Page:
Do you work in an office? I do, and it's a small one, with barely half a dozen people. We have the informal intimacy that grows in a small group that spends 40 hours a week together - like a family.
My office - and the company that my office serves - is a rare one in today's economy. Most of my company's 30 some employees have been here a long, long time. Our boss has been here 20 years, and there were three 20-year veterans in the office. Due to the long history and stability the family metaphor is particularly apt - although that's starting to change.
I've been here less than five years. This year, we've had two people retire, and now we have two new people. I would bet you that in another three years, we'll have a whole new roster.
Workplaces, like families, have customs, a common language, common habits. We get to know one another very well - sometimes too well. We each carve out personal territory. Sometimes we clash over it. And we have family rituals - like birthday celebrations.
Birthdays can be a big deal at some workplaces; at others they're ignored. I'm not much of a birthday person - I liked the way they celebrated birthdays at an old job of mine - the boss let you have an unofficial day off!
Here in this office, the custom was to have an afternoon birthday party, complete with cake. Although each time a different person volunteered to get the cake, the veteran employees were so stuck in their ways it had to be the same thing each year. For C. it had to be a certain kind of Marie Callendar pie. For D. it had to be chocolate cake from a particular bakery.
There were strict food perferences to be honored, too - M. couldn't eat nuts. D. hated cheesecake, and T. could not abide strawberries.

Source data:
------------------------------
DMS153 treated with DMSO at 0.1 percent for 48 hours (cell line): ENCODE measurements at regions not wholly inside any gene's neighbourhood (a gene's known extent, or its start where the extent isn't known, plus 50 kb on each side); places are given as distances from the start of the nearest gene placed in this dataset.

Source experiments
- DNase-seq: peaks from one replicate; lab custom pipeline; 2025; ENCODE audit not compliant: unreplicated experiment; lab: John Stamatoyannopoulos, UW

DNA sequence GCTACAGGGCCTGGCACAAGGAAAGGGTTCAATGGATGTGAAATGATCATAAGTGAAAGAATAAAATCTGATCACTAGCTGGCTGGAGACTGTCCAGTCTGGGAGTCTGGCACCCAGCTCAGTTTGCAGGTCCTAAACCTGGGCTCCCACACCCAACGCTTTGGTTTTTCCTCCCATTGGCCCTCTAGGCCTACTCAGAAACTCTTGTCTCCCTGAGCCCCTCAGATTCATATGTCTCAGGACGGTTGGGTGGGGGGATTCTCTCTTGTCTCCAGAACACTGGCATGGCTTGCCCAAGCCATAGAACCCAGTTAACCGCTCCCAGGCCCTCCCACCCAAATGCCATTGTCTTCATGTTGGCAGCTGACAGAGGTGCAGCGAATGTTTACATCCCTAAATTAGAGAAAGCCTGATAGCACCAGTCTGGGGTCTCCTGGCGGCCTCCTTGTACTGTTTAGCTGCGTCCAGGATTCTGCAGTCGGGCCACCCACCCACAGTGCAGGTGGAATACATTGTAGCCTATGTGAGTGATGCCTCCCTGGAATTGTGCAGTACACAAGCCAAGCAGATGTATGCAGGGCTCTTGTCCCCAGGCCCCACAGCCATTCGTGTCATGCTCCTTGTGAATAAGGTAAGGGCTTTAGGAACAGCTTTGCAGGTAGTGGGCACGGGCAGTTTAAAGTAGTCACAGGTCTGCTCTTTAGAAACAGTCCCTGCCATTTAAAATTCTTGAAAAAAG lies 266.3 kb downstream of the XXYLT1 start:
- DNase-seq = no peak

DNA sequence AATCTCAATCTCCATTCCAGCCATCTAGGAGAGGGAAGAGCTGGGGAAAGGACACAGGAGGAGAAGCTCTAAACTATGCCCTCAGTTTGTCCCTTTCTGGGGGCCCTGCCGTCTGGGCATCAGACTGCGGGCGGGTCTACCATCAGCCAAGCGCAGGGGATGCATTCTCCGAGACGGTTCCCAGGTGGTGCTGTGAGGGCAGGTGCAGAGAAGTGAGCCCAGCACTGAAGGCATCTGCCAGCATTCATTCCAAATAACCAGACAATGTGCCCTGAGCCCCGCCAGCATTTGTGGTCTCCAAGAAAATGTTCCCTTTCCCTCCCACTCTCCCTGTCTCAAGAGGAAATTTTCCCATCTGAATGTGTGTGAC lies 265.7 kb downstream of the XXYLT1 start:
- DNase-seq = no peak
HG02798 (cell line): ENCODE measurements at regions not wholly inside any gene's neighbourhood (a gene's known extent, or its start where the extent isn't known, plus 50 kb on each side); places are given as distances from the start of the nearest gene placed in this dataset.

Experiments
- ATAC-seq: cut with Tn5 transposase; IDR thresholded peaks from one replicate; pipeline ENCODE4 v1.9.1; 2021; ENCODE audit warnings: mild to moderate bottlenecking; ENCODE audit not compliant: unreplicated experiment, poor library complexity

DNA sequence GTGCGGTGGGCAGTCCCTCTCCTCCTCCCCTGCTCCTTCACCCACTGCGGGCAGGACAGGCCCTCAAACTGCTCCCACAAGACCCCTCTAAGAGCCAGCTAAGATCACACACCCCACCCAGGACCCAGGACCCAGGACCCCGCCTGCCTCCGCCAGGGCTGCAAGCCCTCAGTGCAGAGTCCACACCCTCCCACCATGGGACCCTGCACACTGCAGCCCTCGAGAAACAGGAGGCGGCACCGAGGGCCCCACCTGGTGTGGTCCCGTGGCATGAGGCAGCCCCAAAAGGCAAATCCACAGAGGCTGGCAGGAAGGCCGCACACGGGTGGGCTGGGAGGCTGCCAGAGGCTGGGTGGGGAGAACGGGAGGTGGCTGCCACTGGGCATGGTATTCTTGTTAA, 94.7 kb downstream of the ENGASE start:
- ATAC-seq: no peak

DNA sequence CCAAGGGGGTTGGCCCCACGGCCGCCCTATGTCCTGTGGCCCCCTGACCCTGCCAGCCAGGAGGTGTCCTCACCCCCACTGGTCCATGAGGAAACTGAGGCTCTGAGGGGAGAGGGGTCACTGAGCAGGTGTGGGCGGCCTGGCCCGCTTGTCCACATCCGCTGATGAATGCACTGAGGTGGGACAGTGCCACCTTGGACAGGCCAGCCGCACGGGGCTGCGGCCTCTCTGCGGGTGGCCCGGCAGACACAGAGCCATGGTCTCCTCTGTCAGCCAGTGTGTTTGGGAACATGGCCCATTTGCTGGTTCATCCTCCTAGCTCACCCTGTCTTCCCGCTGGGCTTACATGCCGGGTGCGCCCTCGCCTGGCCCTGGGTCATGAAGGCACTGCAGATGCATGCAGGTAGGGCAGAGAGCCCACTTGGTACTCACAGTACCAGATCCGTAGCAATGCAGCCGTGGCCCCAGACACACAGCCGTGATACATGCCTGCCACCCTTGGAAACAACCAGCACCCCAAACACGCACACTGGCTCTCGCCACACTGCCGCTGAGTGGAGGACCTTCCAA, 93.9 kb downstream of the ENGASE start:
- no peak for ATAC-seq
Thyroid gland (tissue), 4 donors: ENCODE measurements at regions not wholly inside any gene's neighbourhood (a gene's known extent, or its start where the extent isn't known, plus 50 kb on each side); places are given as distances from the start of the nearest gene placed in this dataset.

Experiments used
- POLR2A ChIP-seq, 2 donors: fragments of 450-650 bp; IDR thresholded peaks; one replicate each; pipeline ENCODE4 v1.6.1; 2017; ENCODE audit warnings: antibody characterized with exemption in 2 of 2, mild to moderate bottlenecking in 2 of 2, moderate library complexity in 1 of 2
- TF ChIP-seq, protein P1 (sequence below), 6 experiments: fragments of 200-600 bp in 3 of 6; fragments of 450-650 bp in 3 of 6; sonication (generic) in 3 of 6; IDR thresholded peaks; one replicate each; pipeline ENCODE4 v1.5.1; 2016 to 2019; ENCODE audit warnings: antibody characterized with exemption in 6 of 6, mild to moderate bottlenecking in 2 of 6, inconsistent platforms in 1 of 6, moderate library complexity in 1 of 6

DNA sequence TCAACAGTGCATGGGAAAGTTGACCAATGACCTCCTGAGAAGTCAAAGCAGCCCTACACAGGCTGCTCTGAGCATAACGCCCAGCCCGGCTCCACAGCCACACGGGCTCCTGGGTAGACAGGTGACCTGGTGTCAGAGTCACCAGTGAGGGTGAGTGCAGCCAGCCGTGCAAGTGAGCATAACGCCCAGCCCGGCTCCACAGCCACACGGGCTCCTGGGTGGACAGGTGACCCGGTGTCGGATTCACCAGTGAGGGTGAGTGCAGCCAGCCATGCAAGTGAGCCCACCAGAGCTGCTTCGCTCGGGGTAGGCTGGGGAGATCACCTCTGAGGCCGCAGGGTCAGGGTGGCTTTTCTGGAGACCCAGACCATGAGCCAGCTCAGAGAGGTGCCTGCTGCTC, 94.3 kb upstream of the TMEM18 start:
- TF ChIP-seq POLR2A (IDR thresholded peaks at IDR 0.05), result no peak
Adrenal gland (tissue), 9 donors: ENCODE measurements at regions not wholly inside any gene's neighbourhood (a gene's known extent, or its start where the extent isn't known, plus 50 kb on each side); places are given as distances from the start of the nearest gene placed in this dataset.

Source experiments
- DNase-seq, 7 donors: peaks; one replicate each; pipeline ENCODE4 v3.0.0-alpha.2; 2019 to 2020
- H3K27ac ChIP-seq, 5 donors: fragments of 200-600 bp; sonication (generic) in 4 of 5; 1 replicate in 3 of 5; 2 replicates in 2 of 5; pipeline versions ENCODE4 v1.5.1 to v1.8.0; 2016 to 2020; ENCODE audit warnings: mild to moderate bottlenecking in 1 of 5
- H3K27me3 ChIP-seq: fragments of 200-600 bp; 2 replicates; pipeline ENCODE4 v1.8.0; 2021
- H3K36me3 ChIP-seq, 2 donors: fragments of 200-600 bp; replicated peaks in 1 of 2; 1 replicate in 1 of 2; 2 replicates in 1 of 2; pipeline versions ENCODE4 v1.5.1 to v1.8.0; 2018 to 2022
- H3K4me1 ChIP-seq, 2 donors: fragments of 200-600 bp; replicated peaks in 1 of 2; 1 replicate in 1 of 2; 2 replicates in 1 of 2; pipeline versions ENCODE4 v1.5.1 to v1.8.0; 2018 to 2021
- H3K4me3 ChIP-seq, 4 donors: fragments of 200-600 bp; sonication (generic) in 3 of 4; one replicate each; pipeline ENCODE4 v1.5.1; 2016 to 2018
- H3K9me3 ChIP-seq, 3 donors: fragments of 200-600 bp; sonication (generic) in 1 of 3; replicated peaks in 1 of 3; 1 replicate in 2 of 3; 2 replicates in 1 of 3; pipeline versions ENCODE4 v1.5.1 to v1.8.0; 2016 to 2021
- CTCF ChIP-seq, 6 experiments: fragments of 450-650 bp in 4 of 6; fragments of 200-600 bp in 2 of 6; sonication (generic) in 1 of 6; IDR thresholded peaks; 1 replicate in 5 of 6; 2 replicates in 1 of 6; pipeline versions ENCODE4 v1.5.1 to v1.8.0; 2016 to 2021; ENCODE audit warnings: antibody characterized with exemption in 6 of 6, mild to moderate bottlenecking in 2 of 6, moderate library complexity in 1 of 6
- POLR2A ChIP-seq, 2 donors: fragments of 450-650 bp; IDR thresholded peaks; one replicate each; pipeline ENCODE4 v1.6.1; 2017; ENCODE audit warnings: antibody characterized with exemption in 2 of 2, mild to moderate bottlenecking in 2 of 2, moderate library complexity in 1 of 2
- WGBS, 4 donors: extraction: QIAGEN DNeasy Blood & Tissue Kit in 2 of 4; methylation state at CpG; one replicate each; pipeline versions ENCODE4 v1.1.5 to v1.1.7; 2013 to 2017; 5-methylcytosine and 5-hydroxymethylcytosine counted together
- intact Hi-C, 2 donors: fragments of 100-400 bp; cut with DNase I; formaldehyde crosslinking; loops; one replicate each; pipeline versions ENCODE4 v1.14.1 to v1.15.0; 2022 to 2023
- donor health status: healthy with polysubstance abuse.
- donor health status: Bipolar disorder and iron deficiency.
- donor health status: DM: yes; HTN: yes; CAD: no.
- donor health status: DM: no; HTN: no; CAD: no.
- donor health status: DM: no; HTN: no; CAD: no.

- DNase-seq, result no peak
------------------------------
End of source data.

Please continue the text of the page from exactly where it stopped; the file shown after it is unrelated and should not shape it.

Even in my short time here, I could see the ritual escalate. When it was her turn, T. would bring in cute party table settings from the 99 Cent Store. D. would one-up her. We started providing not only cake, but also refreshments - soda from the machine wouldn't do, we had to have bottles of French lemonade! Friends and carpoolers, M. and D. would give one another little gifts. Then, so T. and C. wouldn't feel bad, we'd make sure they got little gifts, too. There were elaborate ruses followed to spring birthday party surprises on people - the honoree would be asked to attend an emergency meeting in the closed conference room that afternoon. Surprise!
It all began to get too expensive, too much trouble, and too fraught when something went wrong, which was inevitable as new people joined our office. Like the time someone bought a chocolate cake flavored with Grand Marnier - not knowing that the birthday girl was a recovering alcoholic. As her slice was placed before her, the scent made her recoil. She couldn't eat a bite.
One year, four office mates were on Weight Watchers - so only two people ate birthday cake, and the dieters muttered resentment for having to kick in their five bucks.
So, when the two veterans retired, I saw it as an opportunity to halt the birthday arms race. It was my birthday next, so I called for a moratorium on birthday parties. I talked with the staff when our boss was on vacation - we had a temp office worker, a Weight Watcher, a guy, two vacant positions and me. They all agreed - no birthday party for me. The next birthday that came around, we did nothing and the boss didn't even notice.
A period of peace and stability reigned in the office for over a year. There were no longer bulky cake-boxes smuggled into the fridge. No more discrete collection envelopes circulating. Birthday cards still landed in mailboxes, but no more parties. We filled one vacancy before the hiring freeze; nine months later we filled the second.
Monday, the Boss came into my office and closed the door behind her. "It's L.'s birthday on Thursday," she whispered. I thought we could do something for her. Can you find out what her favorite dessert is?"
Sigh. Like all arms races, it starts with a single incident.
What do you do about birthdays where you work?